Is Your Appetite Out of Control?
The Overeating Epidemic
My name is Maura, and I'm an addict. My substance of choice isn't as dangerous as heroin or cocaine. No, my habit is...peanut butter. I feel shaky and out of sorts every morning until I get my fix, ideally on whole wheat toast with blueberry jam. In emergencies, however, I spoon it straight from the jar.
But there's more to it than that. See, I can get kind of crazy about it. My last boyfriend started calling me a PB junkie after witnessing some of my peculiar behaviors: I keep a stash of no fewer than three containers in my cupboard -- backups for when I finish the one in the fridge. I showed up for my first weekend at his apartment with Trader Joe's Creamy and Salted in my overnight bag. And I stuck a jar in the glove compartment before we set off on our first road trip. "What gives?" he asked. I told him I'd have a meltdown if I ever ran out. "You're addicted!" he retorted. I laughed; wasn't that a little extreme? The next morning, I waited until he was in the shower before digging yet another container of PB out of my luggage and sneaking a few spoonfuls.
My ex was onto something. Startling new research has found that the way some people respond to food is very similar to the way substance abusers react to the drugs they're hooked on. Additionally, a number of experts believe that the level of food addiction in the United States may be epidemic. "Overeating and obesity kill at least 300,000 Americans every year due to diseases such as diabetes, heart disease, and cancer," says Mark Gold, MD, of the division of addiction medicine at the University of Florida College of Medicine in Gainesville. "While no one knows exactly how many of those people might be food addicted, we estimate it's half of the total."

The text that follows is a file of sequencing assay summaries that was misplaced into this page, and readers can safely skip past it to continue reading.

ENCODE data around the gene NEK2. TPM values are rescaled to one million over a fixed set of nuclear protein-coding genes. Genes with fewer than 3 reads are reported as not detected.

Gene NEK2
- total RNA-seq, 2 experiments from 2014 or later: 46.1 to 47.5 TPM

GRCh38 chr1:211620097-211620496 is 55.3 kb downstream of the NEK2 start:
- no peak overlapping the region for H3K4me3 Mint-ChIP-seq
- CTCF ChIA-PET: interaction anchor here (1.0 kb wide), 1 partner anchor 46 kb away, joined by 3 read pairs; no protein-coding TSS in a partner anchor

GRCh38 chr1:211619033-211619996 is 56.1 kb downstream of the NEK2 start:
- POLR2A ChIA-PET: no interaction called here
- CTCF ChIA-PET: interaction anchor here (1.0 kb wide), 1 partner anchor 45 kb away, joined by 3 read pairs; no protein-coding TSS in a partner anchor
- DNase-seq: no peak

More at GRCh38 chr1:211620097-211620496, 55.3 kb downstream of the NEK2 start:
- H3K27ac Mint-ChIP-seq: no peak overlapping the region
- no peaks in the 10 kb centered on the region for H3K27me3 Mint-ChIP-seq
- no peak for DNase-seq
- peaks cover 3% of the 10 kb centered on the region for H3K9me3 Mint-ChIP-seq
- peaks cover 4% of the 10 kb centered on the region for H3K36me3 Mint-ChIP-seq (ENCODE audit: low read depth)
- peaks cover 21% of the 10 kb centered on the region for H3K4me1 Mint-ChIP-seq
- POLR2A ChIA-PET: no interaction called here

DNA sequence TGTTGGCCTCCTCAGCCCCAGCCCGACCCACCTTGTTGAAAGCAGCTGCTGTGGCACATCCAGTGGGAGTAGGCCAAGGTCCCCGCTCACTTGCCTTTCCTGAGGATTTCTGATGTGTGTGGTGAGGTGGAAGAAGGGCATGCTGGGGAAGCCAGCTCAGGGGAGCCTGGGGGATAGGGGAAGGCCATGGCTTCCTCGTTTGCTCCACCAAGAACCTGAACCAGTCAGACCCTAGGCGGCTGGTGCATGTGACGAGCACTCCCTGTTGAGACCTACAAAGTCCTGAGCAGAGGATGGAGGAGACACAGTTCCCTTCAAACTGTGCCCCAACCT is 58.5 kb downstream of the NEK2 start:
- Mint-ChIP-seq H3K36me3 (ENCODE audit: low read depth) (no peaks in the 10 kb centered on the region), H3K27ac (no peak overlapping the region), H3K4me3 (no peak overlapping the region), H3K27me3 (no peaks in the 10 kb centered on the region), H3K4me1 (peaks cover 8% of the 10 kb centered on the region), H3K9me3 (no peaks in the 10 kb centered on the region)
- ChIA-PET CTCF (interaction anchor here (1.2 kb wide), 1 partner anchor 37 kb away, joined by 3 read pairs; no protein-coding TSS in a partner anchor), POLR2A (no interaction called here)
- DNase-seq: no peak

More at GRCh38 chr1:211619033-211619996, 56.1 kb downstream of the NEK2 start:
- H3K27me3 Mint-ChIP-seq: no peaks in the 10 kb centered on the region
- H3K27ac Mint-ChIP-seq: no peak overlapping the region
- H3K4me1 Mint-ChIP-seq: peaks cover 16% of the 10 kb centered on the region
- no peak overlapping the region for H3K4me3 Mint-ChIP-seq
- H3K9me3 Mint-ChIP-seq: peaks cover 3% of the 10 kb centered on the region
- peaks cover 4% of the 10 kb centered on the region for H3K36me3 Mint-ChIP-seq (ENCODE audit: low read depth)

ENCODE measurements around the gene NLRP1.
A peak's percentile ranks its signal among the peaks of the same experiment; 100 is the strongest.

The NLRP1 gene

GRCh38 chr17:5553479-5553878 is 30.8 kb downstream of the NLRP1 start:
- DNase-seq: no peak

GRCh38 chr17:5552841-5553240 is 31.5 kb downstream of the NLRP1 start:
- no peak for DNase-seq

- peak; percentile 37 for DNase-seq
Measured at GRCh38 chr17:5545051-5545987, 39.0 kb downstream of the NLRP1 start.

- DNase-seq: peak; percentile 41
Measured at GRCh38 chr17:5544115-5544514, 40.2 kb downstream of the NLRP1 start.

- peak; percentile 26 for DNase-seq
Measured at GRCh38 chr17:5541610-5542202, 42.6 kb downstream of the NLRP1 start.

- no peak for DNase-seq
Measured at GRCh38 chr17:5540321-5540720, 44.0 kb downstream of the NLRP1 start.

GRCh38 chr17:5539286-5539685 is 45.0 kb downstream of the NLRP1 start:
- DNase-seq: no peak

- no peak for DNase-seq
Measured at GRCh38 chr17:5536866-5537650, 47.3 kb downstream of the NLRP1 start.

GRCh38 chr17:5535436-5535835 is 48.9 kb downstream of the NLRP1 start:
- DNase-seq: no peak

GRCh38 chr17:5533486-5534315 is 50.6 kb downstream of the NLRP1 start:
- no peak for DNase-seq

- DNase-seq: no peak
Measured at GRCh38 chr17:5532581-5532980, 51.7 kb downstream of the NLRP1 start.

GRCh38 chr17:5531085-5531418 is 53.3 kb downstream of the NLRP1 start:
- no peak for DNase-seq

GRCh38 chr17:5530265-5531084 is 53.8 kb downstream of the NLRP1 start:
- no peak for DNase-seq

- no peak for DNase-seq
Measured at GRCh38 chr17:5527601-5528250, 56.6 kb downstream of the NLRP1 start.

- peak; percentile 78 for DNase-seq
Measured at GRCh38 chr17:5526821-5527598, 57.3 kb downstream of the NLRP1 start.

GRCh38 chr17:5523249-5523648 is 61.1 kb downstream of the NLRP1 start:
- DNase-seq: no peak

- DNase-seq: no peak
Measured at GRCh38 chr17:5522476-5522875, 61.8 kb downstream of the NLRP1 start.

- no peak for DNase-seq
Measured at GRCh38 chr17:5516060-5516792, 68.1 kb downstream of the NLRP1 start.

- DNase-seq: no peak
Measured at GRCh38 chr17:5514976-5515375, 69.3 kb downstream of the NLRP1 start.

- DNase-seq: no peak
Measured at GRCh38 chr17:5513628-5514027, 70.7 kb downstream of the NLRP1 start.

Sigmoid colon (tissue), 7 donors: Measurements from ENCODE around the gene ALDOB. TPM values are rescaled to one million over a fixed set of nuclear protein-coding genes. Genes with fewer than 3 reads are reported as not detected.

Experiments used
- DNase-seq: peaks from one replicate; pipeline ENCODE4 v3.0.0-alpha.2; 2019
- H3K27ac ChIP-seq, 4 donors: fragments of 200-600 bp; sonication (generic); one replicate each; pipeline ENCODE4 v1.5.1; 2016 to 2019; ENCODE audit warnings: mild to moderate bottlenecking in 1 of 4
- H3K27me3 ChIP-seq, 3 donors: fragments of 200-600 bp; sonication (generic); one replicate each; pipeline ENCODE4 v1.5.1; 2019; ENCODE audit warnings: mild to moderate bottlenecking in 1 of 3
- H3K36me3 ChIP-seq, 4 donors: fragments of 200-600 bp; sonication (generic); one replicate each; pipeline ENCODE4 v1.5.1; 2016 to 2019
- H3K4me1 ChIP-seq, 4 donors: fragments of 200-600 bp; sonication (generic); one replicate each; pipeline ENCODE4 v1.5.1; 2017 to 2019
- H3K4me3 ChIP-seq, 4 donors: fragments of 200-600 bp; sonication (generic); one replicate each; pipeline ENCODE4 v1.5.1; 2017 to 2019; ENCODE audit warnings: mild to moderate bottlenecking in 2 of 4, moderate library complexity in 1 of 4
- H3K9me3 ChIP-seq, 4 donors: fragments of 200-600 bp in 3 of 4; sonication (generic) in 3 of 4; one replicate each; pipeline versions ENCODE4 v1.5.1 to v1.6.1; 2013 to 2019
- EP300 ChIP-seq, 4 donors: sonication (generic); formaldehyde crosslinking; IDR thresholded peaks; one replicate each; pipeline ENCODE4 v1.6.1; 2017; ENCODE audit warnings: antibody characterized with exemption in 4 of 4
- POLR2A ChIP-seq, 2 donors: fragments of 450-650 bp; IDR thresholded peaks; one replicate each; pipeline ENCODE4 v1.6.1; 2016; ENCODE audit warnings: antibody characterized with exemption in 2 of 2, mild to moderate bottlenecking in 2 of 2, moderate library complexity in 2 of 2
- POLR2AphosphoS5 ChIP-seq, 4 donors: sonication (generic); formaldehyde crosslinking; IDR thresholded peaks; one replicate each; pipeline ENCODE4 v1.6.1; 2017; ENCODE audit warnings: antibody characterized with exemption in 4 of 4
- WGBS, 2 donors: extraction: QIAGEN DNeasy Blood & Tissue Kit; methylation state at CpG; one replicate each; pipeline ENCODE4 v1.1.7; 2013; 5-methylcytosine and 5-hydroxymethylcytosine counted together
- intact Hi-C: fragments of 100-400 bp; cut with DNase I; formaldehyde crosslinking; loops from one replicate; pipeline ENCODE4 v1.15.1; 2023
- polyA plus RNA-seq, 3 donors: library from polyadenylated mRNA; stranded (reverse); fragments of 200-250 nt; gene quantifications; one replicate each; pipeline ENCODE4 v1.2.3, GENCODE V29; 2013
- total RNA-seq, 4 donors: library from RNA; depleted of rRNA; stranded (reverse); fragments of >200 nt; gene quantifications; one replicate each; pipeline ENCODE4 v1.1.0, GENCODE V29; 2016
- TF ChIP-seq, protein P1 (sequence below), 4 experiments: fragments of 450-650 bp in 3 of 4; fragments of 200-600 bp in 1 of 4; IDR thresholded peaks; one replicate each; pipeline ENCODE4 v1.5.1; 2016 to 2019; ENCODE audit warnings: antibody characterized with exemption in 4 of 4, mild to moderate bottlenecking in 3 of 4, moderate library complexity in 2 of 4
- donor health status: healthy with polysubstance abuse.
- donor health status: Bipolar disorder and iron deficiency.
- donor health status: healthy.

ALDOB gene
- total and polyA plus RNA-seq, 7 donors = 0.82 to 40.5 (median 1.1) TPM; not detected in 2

Women may be at the greatest risk: 85 percent of those who join Overeaters Anonymous are female. "Many of our members will say they're obsessed with food and that they think constantly about what they'll have next," says Naomi Lippel, the organization's managing director. "They also talk about eating until they're in a fog -- until they're essentially intoxicated."
Take Angela Wichmann of Miami, who used to overeat until she couldn't think straight. "I could eat almost anything compulsively," says Angela, 42, a real-estate developer who tipped the scales at 180 pounds. "I'd buy junk food and eat it in the car or consume it at home in secrecy. My favorites were crunchy things like M&M's or chips. Even crackers would do the trick." She always felt shame and regret afterward, but says, "I was embarrassed that I couldn't control myself. In most areas of my life I've been able to achieve anything I set my mind to -- I have a PhD, and I've run a marathon. Kicking my eating problem was another story entirely."
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